WEDNESDAY, Feb. 22, 2017 (HealthDay News) -- Seniors who begin sleeping more than nine hours a night may face a higher risk of dementia down the road, a new study suggests. The researchers estimated that the risk of dementia grew by almost 2.5 times for those who found themselves recently needing extra sleep. The chances of dementia rose sixfold for people without a high school degree who suddenly needed to sleep nine hours or more, the study contended. The study authors said this finding hinted that education might somehow offer a bit of protection from dementia. People with dementia often suffer from disrupted sleep, "but we don't know much about whether these changes come first," said study co-author Matthew Pase.
The welfare ministry plans to launch a project in fiscal 2019 to provide better aid to dementia patients by matching them with volunteer supporters, informed sources said. The project will include providing subsidies to coordinators that connect dementia patients and their families with supporters who would, for instance, tag along when they go out or do casual exercise. The ministry plans to earmark funds in its budget request for fiscal 2019 starting next April, the sources said Sunday. Prefectural governments will be in charge of the project. The ministry is considering allowing them to outsource it to municipalities.
The number of people who have received training to assist people with dementia has surpassed 10 million in Japan, a support group for dementia sufferers has said. As it is estimated that some 7 million people, or 1 in 5 elderly Japanese, may suffer from dementia by 2025, the government is eyeing the development of 12 million dementia care helpers by the end of fiscal 2020 as part of a national strategy to build supportive communities. To become a volunteer supporter, a person needs to complete a 60- to 90-minute training session offered by local governments, schools and companies. As of the end of March, 10.15 million people had completed the mandatory sessions, including instructors and those who have taken the course multiple times, according to the liaison council of the Dementia Supporter Caravan. The sessions offer useful tips such as the need to remain calm and maintain gentle eye contact when talking to dementia sufferers, the council said.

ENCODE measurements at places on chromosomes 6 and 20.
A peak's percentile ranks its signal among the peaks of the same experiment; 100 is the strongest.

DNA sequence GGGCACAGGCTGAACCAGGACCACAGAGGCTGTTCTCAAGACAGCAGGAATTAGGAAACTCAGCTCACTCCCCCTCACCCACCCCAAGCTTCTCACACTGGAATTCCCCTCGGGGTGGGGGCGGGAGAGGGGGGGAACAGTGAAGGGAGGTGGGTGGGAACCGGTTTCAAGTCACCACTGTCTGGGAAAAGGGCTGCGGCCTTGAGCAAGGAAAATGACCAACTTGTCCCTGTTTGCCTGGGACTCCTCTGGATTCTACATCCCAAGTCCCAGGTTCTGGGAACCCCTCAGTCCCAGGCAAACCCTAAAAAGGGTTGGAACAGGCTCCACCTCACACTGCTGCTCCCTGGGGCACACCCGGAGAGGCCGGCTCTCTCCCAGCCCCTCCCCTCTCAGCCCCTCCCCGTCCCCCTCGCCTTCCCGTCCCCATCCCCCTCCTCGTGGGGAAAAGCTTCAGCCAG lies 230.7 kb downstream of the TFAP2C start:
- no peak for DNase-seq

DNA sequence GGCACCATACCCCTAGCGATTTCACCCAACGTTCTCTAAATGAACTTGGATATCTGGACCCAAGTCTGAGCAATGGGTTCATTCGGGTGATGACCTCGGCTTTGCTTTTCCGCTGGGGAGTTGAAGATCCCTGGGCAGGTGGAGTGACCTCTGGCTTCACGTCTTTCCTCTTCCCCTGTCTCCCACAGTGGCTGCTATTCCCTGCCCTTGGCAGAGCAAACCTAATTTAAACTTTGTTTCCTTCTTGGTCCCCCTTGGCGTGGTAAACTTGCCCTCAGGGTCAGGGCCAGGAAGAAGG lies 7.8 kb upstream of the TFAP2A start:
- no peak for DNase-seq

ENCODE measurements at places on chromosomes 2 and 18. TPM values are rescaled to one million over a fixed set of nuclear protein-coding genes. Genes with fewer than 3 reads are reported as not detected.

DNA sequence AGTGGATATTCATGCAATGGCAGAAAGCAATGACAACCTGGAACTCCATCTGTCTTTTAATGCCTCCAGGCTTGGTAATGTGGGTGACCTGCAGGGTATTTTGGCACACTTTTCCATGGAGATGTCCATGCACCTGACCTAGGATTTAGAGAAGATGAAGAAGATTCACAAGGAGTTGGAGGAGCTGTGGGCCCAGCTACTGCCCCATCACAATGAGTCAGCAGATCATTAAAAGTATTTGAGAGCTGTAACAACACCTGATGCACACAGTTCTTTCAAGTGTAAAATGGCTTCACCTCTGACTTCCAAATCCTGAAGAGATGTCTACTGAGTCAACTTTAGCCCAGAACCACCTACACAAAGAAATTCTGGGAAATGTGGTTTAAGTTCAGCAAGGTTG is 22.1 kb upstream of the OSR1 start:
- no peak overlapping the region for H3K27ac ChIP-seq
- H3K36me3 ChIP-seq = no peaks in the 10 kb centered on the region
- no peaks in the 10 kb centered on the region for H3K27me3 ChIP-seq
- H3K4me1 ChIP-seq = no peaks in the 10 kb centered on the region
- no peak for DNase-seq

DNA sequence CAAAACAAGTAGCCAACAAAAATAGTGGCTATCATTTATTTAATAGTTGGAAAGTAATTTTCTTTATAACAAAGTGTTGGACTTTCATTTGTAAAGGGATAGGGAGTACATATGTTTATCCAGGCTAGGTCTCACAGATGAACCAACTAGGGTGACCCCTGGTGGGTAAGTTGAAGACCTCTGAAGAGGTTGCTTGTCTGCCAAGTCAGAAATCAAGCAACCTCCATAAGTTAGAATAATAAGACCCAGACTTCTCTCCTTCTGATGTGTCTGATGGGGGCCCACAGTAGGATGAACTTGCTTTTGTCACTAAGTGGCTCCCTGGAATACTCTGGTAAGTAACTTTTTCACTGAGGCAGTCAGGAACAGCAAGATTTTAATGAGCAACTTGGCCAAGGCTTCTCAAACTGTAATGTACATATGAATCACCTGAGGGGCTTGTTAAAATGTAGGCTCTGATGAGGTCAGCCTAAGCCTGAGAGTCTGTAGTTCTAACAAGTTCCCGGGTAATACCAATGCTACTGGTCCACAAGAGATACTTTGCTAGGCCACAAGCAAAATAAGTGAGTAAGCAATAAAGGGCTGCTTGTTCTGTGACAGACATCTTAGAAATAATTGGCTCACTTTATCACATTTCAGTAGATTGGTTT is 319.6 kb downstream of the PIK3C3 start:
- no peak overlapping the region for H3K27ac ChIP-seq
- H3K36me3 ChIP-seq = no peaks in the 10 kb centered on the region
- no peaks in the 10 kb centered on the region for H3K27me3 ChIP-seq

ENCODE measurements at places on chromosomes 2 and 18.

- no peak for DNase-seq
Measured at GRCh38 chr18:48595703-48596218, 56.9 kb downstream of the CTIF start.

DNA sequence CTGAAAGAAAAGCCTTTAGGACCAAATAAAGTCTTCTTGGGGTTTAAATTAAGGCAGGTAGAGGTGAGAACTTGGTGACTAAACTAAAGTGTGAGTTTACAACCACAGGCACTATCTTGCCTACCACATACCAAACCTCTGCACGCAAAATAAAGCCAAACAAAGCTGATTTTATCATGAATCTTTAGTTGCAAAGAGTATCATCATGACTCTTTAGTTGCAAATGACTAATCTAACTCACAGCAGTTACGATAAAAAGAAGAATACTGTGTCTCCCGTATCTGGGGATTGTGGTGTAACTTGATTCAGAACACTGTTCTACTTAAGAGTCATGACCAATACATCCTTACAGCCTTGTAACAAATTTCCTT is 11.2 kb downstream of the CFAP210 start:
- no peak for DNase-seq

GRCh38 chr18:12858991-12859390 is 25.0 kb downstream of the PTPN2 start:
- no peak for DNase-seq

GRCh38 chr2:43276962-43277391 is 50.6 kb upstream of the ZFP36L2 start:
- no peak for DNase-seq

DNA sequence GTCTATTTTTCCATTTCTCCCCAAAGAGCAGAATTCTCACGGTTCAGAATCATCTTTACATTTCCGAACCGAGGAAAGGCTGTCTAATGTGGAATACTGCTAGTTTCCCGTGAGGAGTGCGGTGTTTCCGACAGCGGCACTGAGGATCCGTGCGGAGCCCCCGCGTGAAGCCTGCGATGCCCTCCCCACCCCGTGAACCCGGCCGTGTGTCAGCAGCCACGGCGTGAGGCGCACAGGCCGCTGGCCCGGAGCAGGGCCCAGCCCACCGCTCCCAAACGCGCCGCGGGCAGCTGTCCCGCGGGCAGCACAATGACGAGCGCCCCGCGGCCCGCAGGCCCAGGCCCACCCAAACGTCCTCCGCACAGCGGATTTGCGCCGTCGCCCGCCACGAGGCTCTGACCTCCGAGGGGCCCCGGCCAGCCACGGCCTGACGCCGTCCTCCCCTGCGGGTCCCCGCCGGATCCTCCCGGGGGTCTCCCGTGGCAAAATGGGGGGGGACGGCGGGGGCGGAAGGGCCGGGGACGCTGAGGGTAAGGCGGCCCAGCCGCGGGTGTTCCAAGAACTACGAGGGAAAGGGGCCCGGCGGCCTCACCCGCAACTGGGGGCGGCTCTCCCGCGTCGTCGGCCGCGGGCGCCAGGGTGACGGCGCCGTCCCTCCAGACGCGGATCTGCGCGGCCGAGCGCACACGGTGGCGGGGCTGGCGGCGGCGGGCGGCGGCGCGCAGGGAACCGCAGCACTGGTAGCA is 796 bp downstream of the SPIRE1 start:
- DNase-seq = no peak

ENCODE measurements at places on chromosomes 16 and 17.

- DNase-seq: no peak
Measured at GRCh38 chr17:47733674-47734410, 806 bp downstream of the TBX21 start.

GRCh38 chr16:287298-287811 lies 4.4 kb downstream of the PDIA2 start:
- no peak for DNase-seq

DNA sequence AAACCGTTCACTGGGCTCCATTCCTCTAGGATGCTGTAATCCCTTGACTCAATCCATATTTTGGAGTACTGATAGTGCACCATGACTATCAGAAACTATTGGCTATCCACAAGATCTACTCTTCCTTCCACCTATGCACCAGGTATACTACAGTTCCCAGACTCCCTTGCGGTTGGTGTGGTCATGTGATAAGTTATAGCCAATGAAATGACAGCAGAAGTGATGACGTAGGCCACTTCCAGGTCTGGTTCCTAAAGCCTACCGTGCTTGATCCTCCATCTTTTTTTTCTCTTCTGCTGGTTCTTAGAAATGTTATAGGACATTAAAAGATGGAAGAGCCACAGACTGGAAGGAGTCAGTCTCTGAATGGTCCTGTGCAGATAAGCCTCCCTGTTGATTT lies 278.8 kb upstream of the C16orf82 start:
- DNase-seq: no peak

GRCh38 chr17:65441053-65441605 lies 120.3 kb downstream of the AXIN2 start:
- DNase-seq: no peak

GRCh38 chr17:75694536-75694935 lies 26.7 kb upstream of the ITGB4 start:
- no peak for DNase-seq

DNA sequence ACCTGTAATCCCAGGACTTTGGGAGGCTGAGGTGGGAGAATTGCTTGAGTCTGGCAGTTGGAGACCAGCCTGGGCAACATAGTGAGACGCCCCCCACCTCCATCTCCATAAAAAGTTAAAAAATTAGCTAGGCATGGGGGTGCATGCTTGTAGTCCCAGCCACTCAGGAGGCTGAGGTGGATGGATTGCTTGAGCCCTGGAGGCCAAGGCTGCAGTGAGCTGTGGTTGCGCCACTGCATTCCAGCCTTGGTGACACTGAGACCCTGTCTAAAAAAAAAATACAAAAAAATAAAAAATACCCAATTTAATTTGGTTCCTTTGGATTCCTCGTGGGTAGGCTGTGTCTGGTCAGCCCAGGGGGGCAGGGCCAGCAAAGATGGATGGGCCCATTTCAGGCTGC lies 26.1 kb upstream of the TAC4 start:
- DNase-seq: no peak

The government aims to train some 12 million people nationwide by the end of fiscal 2020 to give support to dementia patients, informed sources said. The new numerical target will be included in the "Orange Plan" national strategy on dementia care, compiled chiefly by the health ministry in 2015, the sources said Friday. Anyone can become a supporter for dementia sufferers after completing training programs offered by a local government or a company. The government initially set the goal of training 8 million people to give support to dementia patient by the end of fiscal 2017, which started April 1. But it raised the target because as of the end of fiscal 2016 8.8 million people had already become supporters, the sources said.